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IRCA's impact on the occupational concentration and mobility of newly-legalized Mexican men

  • Sherrie A. Kossoudji

    ()

    (The Institute of Labor and Industrial Relations, Economics Department/School of Social Work, 421 Victor Vaughn Building, The University of Michigan, Ann Arbor, MI 48109-2054, USA Economics Program and National Centre for Development Studies, Australian National University, Canberra, ACT 0200, Australia)

  • Deborah A. Cobb-Clark

    ()

    (The Institute of Labor and Industrial Relations, Economics Department/School of Social Work, 421 Victor Vaughn Building, The University of Michigan, Ann Arbor, MI 48109-2054, USA Economics Program and National Centre for Development Studies, Australian National University, Canberra, ACT 0200, Australia)

We examine the occupational concentration and mobility of a group of unauthorized Mexican men who received amnesty under IRCA to shed light on the role of legal status in the assimilation process. Initially these men are concentrated in a small number of traditional migrant jobs. Although their occupational mobility rate is high, it partly represents churning through these same occupations. When we consider the direction - either upward or downward - of occupational change, we find that English language ability and the characteristics of the occupation, itself, are strongly correlated with mobility before legalization. After legalization, few characteristics surpass in importance the common experience of having received amnesty.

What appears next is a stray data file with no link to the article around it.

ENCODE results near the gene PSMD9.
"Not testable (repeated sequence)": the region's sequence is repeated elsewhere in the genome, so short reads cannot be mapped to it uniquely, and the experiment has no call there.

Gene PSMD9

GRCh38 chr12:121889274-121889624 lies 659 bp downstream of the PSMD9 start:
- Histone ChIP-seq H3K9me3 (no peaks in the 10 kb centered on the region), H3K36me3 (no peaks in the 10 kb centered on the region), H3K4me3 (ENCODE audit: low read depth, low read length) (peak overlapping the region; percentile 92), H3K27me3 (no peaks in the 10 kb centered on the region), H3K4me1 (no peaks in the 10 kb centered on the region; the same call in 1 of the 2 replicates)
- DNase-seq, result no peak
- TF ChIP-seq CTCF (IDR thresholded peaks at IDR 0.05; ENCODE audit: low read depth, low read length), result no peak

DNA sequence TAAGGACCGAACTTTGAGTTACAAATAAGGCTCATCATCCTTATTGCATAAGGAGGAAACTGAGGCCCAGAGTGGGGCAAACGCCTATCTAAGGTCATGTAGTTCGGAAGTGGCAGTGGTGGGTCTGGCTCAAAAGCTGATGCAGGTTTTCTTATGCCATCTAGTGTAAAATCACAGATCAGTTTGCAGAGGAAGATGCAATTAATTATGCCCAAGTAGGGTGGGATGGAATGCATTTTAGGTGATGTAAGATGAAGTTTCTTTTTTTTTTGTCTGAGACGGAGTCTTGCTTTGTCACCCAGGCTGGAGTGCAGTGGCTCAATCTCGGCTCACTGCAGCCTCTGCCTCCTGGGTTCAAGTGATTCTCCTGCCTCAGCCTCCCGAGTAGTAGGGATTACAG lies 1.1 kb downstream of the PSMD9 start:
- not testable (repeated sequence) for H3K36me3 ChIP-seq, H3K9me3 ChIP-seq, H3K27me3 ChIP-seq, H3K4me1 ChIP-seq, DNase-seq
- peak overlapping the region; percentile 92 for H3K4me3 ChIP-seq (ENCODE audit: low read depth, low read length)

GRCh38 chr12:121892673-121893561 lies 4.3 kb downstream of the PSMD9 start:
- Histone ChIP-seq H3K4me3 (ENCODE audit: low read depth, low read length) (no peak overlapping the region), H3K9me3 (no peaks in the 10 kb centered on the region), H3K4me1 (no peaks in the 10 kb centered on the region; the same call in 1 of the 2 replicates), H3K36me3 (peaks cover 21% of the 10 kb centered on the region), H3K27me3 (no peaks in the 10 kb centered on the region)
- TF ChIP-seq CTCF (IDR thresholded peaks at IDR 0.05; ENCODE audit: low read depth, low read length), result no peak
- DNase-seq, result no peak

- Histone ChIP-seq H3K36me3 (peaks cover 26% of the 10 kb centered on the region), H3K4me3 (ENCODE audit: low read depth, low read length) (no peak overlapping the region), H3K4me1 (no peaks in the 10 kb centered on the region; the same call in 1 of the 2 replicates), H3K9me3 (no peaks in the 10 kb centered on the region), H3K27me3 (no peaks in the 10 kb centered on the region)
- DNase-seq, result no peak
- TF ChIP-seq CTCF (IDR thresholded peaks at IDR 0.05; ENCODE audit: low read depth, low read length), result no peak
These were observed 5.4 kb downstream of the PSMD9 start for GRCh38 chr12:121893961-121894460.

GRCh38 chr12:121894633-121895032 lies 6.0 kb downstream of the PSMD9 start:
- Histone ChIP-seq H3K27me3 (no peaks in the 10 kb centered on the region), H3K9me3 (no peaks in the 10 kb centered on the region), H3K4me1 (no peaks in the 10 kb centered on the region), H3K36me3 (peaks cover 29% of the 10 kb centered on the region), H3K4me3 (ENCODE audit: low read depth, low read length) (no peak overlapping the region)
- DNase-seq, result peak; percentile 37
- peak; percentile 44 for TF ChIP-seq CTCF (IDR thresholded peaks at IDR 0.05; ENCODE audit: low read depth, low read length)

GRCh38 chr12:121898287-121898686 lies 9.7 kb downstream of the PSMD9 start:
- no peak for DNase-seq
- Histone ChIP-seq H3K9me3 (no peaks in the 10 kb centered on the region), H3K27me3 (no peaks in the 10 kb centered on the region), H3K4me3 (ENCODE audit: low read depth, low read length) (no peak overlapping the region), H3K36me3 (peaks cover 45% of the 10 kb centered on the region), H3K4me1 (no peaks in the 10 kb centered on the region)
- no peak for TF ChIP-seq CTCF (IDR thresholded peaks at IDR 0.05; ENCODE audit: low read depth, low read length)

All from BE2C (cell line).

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Article provided by Springer in its journal Journal of Population Economics.

Volume (Year): 13 (2000)
Issue (Month): 1 ()
Pages: 81-98

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Handle: RePEc:spr:jopoec:v:13:y:2000:i:1:p:81-98
Note: Received: 22 July 1997/Accepted: 2 February 1999 received amnesty under IRCA to shed light on the role of legal status in the assimilation process. Initially these men are concentrated in a small number of traditional migrant jobs. Although their occupational mobility rate is high, it partly represents churning through these same occupations. When we consider the direction - either upward or downward - of occupational change, we find that English language ability and the characteristics of the occupation, itself, are strongly correlated with mobility before legalization. After legalization, few characteristics surpass in importance the common experience of having received amnesty.
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